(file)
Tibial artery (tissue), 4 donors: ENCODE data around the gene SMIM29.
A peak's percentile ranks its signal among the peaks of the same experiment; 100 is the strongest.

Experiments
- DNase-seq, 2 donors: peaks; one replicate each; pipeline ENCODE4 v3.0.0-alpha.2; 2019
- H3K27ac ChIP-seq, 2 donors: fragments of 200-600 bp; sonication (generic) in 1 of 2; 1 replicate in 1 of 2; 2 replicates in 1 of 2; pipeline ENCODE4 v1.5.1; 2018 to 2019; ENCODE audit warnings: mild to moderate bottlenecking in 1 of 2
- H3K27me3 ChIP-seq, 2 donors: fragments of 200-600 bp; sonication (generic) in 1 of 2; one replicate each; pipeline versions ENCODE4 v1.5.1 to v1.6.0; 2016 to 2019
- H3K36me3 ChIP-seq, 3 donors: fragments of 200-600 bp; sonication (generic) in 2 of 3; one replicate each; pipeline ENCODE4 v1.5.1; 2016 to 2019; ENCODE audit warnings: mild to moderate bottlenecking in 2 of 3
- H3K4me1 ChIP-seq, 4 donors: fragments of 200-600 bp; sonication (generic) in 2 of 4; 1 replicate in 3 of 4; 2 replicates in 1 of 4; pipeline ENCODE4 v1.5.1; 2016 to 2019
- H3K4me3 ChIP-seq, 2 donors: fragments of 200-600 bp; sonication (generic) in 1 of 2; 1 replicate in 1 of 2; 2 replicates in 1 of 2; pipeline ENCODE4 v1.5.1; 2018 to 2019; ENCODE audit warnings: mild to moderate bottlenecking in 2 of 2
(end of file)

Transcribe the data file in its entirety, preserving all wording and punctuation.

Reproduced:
Tibial artery (tissue), 4 donors: ENCODE data around the gene SMIM29.
A peak's percentile ranks its signal among the peaks of the same experiment; 100 is the strongest.

Experiments
- DNase-seq, 2 donors: peaks; one replicate each; pipeline ENCODE4 v3.0.0-alpha.2; 2019
- H3K27ac ChIP-seq, 2 donors: fragments of 200-600 bp; sonication (generic) in 1 of 2; 1 replicate in 1 of 2; 2 replicates in 1 of 2; pipeline ENCODE4 v1.5.1; 2018 to 2019; ENCODE audit warnings: mild to moderate bottlenecking in 1 of 2
- H3K27me3 ChIP-seq, 2 donors: fragments of 200-600 bp; sonication (generic) in 1 of 2; one replicate each; pipeline versions ENCODE4 v1.5.1 to v1.6.0; 2016 to 2019
- H3K36me3 ChIP-seq, 3 donors: fragments of 200-600 bp; sonication (generic) in 2 of 3; one replicate each; pipeline ENCODE4 v1.5.1; 2016 to 2019; ENCODE audit warnings: mild to moderate bottlenecking in 2 of 3
- H3K4me1 ChIP-seq, 4 donors: fragments of 200-600 bp; sonication (generic) in 2 of 4; 1 replicate in 3 of 4; 2 replicates in 1 of 4; pipeline ENCODE4 v1.5.1; 2016 to 2019
- H3K4me3 ChIP-seq, 2 donors: fragments of 200-600 bp; sonication (generic) in 1 of 2; 1 replicate in 1 of 2; 2 replicates in 1 of 2; pipeline ENCODE4 v1.5.1; 2018 to 2019; ENCODE audit warnings: mild to moderate bottlenecking in 2 of 2